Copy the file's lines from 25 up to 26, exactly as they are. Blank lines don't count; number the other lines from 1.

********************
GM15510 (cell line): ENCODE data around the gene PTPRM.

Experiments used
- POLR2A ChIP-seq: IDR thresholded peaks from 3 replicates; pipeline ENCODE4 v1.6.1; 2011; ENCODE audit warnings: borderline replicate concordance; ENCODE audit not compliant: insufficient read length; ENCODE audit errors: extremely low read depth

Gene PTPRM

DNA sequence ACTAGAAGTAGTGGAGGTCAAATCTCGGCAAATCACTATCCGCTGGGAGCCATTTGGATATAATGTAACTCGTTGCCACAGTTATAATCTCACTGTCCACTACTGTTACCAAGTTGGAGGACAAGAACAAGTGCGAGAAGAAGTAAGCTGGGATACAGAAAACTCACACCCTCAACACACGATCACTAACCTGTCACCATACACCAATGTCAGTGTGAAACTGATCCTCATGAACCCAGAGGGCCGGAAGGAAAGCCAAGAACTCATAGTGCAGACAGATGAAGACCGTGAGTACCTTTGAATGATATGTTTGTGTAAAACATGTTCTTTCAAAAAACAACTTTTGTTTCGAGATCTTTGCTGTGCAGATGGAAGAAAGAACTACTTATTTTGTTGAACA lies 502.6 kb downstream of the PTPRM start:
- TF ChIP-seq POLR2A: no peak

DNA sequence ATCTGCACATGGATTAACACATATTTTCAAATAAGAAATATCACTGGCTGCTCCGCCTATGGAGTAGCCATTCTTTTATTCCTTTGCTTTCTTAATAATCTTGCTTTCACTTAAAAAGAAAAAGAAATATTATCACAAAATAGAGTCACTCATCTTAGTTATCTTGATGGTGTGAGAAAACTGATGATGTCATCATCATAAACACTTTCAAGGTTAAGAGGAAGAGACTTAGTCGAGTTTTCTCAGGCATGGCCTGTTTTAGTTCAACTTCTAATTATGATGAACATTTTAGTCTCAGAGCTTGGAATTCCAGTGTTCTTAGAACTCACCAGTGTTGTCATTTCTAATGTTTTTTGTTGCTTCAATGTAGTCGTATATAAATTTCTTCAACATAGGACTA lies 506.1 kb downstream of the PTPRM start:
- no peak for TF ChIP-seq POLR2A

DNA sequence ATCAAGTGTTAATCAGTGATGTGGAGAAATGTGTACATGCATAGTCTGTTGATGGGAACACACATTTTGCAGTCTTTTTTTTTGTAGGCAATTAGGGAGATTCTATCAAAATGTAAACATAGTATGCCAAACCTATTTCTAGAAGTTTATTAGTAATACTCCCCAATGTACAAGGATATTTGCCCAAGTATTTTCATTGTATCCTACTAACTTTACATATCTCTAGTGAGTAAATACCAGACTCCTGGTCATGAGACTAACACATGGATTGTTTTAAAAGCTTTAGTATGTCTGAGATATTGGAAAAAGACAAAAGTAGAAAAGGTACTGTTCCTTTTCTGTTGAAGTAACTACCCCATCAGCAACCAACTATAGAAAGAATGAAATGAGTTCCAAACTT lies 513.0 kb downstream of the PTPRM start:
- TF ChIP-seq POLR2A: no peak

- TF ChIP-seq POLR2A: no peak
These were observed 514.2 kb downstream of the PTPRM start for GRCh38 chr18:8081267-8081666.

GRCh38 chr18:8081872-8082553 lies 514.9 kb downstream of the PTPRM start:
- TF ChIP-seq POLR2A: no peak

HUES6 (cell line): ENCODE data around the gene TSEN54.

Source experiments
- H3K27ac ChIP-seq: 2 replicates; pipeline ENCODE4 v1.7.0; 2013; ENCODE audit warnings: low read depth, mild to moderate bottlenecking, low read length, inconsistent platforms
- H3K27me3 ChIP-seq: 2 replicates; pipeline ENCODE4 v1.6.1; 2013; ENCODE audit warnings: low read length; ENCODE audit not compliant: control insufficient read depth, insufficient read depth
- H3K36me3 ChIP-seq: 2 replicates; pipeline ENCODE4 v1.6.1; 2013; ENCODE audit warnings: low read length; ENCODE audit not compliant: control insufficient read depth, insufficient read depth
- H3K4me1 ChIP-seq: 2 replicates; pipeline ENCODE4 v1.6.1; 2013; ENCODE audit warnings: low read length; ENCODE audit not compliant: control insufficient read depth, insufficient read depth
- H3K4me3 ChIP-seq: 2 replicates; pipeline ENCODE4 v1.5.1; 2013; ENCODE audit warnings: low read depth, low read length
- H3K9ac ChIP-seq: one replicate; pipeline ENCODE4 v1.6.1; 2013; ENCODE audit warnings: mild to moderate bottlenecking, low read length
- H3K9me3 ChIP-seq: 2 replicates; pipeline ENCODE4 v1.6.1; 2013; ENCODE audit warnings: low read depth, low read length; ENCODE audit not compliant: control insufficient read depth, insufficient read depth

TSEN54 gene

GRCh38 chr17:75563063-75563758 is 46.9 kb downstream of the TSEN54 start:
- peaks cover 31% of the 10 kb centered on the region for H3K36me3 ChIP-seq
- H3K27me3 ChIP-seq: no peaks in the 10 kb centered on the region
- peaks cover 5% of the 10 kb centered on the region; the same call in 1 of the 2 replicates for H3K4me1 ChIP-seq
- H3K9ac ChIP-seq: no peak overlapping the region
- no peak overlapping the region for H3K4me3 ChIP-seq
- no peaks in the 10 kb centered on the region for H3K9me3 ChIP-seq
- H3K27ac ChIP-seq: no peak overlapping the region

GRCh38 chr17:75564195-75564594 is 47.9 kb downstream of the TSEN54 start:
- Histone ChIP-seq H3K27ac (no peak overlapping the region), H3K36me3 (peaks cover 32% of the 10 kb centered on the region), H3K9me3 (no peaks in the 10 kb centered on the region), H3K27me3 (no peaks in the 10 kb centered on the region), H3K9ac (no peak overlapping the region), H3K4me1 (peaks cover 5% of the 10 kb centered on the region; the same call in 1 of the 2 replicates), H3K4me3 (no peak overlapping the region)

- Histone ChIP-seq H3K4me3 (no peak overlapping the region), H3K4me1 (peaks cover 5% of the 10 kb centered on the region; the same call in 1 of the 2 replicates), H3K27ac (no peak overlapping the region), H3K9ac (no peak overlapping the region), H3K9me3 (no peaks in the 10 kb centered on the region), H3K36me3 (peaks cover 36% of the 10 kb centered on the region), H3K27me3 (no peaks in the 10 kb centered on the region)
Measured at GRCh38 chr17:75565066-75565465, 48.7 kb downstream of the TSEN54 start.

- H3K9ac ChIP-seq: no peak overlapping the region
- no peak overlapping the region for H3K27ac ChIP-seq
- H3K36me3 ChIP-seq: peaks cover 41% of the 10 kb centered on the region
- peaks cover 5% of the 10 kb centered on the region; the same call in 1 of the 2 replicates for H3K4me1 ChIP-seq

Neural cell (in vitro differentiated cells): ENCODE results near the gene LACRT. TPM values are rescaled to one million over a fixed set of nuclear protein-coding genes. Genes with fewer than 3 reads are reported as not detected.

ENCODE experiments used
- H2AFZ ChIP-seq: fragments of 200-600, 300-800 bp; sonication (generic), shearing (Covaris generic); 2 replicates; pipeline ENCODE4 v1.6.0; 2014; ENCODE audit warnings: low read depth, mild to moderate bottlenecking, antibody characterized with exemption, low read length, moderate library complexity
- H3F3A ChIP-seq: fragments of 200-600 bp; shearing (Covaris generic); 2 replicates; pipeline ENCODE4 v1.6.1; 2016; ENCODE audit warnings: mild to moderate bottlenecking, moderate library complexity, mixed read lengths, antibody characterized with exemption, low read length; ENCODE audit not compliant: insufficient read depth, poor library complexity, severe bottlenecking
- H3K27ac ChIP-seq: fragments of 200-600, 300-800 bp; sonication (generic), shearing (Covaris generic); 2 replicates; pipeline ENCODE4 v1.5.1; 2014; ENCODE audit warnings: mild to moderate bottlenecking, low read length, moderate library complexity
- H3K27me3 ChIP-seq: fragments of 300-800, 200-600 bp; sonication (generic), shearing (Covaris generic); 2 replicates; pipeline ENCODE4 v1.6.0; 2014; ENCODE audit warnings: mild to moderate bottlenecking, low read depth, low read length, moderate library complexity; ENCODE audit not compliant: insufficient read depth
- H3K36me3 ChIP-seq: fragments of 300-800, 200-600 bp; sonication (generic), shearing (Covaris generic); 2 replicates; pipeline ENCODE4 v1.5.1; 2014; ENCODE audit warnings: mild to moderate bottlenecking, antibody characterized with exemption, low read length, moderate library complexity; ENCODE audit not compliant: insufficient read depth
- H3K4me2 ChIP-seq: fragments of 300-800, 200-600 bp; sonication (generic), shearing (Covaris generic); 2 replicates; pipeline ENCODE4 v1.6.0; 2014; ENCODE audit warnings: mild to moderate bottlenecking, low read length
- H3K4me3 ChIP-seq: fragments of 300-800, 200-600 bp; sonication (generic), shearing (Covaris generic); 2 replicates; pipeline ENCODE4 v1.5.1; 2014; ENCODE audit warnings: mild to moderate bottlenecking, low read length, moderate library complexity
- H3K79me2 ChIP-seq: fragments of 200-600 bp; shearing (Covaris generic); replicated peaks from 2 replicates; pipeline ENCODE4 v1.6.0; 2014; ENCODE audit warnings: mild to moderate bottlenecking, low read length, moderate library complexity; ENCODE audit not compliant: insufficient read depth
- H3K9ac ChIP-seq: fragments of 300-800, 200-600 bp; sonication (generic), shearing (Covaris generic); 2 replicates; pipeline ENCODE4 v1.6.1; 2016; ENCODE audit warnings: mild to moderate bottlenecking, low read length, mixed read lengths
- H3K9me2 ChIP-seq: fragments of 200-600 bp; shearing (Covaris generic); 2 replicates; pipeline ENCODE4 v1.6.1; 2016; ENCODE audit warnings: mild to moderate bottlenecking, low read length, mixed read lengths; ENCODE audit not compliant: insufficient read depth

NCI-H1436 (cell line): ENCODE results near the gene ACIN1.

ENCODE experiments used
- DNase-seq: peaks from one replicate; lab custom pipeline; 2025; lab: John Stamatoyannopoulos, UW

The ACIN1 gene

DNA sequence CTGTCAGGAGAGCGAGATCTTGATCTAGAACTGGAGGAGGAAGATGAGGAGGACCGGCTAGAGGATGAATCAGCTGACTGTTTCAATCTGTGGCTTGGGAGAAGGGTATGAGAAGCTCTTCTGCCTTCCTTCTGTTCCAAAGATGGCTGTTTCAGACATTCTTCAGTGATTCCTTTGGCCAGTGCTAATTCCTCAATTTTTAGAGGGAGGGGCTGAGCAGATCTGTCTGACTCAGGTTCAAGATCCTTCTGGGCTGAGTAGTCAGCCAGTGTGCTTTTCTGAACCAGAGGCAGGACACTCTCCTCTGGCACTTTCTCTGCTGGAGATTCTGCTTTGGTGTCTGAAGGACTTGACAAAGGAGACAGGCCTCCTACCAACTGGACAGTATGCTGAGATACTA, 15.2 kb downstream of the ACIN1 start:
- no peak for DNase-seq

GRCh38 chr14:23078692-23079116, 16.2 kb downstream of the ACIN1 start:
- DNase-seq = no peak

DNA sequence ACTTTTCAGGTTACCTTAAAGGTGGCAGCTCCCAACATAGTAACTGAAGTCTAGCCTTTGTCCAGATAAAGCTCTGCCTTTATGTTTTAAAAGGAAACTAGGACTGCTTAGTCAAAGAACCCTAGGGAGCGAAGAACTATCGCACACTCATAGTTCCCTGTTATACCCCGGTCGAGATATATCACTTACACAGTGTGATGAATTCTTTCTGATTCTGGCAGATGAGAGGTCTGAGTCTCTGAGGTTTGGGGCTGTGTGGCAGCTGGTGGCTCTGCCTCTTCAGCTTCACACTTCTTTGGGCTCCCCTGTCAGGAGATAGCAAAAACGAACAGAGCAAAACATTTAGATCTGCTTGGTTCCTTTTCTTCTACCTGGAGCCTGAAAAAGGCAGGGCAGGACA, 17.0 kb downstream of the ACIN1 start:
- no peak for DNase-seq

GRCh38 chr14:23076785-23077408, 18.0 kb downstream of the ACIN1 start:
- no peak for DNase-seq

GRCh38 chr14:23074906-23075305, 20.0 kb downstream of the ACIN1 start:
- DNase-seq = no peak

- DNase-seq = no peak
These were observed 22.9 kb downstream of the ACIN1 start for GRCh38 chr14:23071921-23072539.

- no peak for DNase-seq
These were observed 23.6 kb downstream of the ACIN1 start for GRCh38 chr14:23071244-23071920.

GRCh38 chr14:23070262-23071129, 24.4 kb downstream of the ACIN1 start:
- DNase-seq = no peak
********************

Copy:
GRCh38 chr17:75563063-75563758 is 46.9 kb downstream of the TSEN54 start:
- peaks cover 31% of the 10 kb centered on the region for H3K36me3 ChIP-seq